Source – indianasmithlive.wordpress.com
– How, one might ask, do Black Elk, the Hopi people, Crazy Horse and the current goings-on on Mauna Kea fit together? At least how do they fit together in this one IndianaSmith’s mind?
It is the prophecy.
What’s going on on Mauna Kea right now is the fulfillment of Black Elk’s prophecy about the Seventh Generation. And a little Google searching this morning brought up the fact — something I wasn’t aware of but am not surprised to learn — that Crazy Horse also predicted this day; this day, and beyond.
Black Elk Speaks is a biography of Black Elk’s life, facilitated between John Niehardt and Nicholas Black Elk, translated by Nicholas’ son Ben, recorded in shorthand by John Neihardt’s daughter, then edited by John Neihardt. A more complete version of Black Elk’s information is presented in the book The Sixth Grandfather, edited by Raymond J. DeMallie.
In the book Black Elk tells many stories from his life, how he became a medicine man, how he is just a simple humble human being, and all of these details give the framework for his great Vision and prophecy. Someone online has found all of the places in the book that talk about his great Vision and prophecy and made a webpage out of them. Very convenient. Here’s another website where a reader can read the whole book.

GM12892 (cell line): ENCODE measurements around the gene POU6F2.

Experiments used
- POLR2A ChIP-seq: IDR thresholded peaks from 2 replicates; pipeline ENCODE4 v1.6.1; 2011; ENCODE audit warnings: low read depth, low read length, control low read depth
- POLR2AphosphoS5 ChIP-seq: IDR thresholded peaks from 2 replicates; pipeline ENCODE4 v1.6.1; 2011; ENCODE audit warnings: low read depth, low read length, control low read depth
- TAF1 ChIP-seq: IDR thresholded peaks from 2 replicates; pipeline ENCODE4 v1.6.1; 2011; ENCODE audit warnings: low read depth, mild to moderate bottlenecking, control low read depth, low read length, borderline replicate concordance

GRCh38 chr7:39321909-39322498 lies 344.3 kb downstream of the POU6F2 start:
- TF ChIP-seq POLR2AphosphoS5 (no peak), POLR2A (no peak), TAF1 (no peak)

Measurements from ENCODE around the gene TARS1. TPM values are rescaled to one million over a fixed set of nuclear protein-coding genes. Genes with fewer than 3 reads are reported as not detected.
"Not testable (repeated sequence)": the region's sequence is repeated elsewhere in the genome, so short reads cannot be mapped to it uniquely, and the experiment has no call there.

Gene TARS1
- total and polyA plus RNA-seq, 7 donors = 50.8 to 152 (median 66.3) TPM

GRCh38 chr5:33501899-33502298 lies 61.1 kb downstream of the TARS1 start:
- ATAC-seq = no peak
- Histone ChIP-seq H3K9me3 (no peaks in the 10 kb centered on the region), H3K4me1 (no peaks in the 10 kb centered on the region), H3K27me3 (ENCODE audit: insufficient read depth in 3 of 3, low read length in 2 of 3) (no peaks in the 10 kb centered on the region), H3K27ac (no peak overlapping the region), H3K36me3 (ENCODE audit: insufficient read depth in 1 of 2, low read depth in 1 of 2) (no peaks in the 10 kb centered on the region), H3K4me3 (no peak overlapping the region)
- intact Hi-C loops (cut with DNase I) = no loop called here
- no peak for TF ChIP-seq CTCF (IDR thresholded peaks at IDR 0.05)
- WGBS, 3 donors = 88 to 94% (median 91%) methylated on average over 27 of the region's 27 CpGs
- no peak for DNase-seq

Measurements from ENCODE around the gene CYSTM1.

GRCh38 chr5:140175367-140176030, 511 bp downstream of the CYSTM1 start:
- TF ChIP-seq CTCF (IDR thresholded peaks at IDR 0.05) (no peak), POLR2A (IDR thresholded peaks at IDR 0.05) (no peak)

What I remember from reading Black Elk Speaks years ago was that “now” in the book (when Black Elk was a child) the people are doing fine; there would come a day when things would start getting bad for the Lakota people; and then there would come a further day when the Lakota people would be on the brink of starving, dying, and disappearing, and that day is the day of reckoning. Will the children of that day allow the Lakotas to die? Or will they stay strong and live? It was the idea that in the Seventh Generation, the children of that generation would have to make a choice: to be bought out, enticed by money and “things,” or to remain Lakotas, firmly connected to the Land and the Mother Earth.
This is the reasoning behind why the people of Pine Ridge have been awarded money for the taking of the Black Hills, but they do not accept the money — they want the land back — and the federal government counts this money “against” the tribe. The government, seeing that the people of Pine Ridge “have” access to the money, and the money is sitting there in an account growing interest, supposedly, say, when divvying up treaty money, that the Pine Ridge people “have” this money and are using it, therefore they don’t get as much in federal treaty money. This is why the Pine Ridge lands are the poorest counties in the whole country. This money is counted against them. They’re not accepting it, but it’s “theirs” in the eyes of the federal government. So far, the Lakota people have not been bought out.
It is assumed by some that we are now living the times that Black Elk saw in his Vision, the times of great devastation, the times of great temptation to take the money and forget Who We Really Are, forget our connection to the earth and the ancestors, and just go buy stuff.